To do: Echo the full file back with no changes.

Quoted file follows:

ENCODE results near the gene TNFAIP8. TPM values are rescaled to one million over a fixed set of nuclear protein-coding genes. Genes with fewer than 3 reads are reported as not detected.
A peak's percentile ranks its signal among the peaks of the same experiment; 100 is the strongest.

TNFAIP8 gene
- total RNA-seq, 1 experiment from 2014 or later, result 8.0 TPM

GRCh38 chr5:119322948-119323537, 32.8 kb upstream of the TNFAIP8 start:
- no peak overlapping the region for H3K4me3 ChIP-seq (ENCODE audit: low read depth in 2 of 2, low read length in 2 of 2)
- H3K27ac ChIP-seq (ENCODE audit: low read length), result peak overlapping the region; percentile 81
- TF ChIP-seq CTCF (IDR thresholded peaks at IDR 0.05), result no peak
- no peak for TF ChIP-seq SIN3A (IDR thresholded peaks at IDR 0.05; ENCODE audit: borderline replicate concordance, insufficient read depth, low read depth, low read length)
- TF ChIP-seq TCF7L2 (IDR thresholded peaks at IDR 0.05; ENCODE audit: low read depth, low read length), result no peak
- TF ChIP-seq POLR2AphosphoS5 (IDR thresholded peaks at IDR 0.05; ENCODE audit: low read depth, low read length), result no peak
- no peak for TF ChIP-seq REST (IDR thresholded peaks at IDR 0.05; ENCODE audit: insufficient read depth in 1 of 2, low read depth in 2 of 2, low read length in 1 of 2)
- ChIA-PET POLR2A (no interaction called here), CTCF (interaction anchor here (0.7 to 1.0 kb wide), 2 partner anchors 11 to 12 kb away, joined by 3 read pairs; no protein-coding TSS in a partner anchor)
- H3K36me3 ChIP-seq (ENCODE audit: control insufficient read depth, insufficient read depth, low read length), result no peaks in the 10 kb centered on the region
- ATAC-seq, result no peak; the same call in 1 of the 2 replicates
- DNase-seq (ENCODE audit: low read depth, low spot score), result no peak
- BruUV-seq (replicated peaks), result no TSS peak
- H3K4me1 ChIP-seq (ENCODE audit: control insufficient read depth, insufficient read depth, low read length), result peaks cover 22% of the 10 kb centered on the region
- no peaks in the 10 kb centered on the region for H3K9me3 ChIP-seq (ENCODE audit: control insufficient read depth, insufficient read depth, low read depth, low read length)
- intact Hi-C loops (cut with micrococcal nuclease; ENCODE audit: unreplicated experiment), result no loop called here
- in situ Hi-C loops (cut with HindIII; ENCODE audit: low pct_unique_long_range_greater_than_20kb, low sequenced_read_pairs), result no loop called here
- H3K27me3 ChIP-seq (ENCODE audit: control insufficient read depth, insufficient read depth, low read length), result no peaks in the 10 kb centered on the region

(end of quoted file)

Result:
ENCODE results near the gene TNFAIP8. TPM values are rescaled to one million over a fixed set of nuclear protein-coding genes. Genes with fewer than 3 reads are reported as not detected.
A peak's percentile ranks its signal among the peaks of the same experiment; 100 is the strongest.

TNFAIP8 gene
- total RNA-seq, 1 experiment from 2014 or later, result 8.0 TPM

GRCh38 chr5:119322948-119323537, 32.8 kb upstream of the TNFAIP8 start:
- no peak overlapping the region for H3K4me3 ChIP-seq (ENCODE audit: low read depth in 2 of 2, low read length in 2 of 2)
- H3K27ac ChIP-seq (ENCODE audit: low read length), result peak overlapping the region; percentile 81
- TF ChIP-seq CTCF (IDR thresholded peaks at IDR 0.05), result no peak
- no peak for TF ChIP-seq SIN3A (IDR thresholded peaks at IDR 0.05; ENCODE audit: borderline replicate concordance, insufficient read depth, low read depth, low read length)
- TF ChIP-seq TCF7L2 (IDR thresholded peaks at IDR 0.05; ENCODE audit: low read depth, low read length), result no peak
- TF ChIP-seq POLR2AphosphoS5 (IDR thresholded peaks at IDR 0.05; ENCODE audit: low read depth, low read length), result no peak
- no peak for TF ChIP-seq REST (IDR thresholded peaks at IDR 0.05; ENCODE audit: insufficient read depth in 1 of 2, low read depth in 2 of 2, low read length in 1 of 2)
- ChIA-PET POLR2A (no interaction called here), CTCF (interaction anchor here (0.7 to 1.0 kb wide), 2 partner anchors 11 to 12 kb away, joined by 3 read pairs; no protein-coding TSS in a partner anchor)
- H3K36me3 ChIP-seq (ENCODE audit: control insufficient read depth, insufficient read depth, low read length), result no peaks in the 10 kb centered on the region
- ATAC-seq, result no peak; the same call in 1 of the 2 replicates
- DNase-seq (ENCODE audit: low read depth, low spot score), result no peak
- BruUV-seq (replicated peaks), result no TSS peak
- H3K4me1 ChIP-seq (ENCODE audit: control insufficient read depth, insufficient read depth, low read length), result peaks cover 22% of the 10 kb centered on the region
- no peaks in the 10 kb centered on the region for H3K9me3 ChIP-seq (ENCODE audit: control insufficient read depth, insufficient read depth, low read depth, low read length)
- intact Hi-C loops (cut with micrococcal nuclease; ENCODE audit: unreplicated experiment), result no loop called here
- in situ Hi-C loops (cut with HindIII; ENCODE audit: low pct_unique_long_range_greater_than_20kb, low sequenced_read_pairs), result no loop called here
- H3K27me3 ChIP-seq (ENCODE audit: control insufficient read depth, insufficient read depth, low read length), result no peaks in the 10 kb centered on the region